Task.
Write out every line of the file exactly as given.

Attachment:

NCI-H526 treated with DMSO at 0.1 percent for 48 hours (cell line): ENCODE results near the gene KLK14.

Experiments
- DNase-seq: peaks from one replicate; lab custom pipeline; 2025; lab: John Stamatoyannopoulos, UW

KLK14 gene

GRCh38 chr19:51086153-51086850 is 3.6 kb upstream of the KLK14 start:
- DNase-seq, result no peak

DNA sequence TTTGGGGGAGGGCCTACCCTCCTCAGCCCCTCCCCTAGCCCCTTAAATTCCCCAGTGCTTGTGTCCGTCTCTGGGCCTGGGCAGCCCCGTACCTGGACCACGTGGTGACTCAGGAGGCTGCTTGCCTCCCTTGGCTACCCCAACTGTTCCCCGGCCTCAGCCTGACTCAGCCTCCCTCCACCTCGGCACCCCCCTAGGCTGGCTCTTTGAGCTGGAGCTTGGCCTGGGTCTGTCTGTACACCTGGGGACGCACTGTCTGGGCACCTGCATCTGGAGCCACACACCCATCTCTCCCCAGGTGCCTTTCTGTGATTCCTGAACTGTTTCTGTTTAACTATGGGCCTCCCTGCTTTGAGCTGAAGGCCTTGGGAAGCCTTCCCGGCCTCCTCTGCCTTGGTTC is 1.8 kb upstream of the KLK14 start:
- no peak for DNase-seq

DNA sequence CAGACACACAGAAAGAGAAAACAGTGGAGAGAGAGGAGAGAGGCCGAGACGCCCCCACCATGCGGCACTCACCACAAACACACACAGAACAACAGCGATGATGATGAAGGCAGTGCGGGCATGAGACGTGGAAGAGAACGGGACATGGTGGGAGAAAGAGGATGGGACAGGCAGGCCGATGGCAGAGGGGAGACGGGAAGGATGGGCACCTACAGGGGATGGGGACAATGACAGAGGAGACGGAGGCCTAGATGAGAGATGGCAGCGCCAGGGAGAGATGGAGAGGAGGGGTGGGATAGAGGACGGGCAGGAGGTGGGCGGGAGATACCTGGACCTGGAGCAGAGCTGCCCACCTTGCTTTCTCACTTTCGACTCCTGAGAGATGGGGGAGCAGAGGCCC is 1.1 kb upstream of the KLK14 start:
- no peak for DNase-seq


NCI-H526 treated with DMSO at 0.1 percent for 48 hours (cell line): ENCODE results near the gene KLK14.

Experiments
- DNase-seq: peaks from one replicate; lab custom pipeline; 2025; lab: John Stamatoyannopoulos, UW

KLK14 gene

GRCh38 chr19:51086153-51086850 is 3.6 kb upstream of the KLK14 start:
- DNase-seq, result no peak

DNA sequence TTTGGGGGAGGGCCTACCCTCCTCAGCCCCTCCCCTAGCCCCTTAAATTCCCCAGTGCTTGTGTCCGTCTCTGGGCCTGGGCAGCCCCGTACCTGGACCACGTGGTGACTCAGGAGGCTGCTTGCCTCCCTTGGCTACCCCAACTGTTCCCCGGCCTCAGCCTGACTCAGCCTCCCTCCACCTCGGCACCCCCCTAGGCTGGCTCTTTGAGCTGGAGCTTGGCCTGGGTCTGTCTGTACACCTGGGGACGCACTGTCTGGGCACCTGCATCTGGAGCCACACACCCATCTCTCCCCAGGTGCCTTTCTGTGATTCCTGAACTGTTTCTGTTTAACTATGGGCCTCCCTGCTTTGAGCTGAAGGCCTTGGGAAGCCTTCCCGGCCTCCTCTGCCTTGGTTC is 1.8 kb upstream of the KLK14 start:
- no peak for DNase-seq

DNA sequence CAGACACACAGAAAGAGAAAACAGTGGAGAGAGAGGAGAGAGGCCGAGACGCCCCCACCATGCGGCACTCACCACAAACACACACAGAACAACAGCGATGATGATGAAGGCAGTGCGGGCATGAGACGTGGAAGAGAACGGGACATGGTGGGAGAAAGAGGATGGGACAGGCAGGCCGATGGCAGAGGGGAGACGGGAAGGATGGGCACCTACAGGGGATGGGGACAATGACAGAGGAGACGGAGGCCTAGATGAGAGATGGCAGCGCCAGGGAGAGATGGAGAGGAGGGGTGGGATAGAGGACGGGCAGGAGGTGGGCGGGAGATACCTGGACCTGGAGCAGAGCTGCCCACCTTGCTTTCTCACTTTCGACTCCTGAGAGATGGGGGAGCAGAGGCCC is 1.1 kb upstream of the KLK14 start:
- no peak for DNase-seq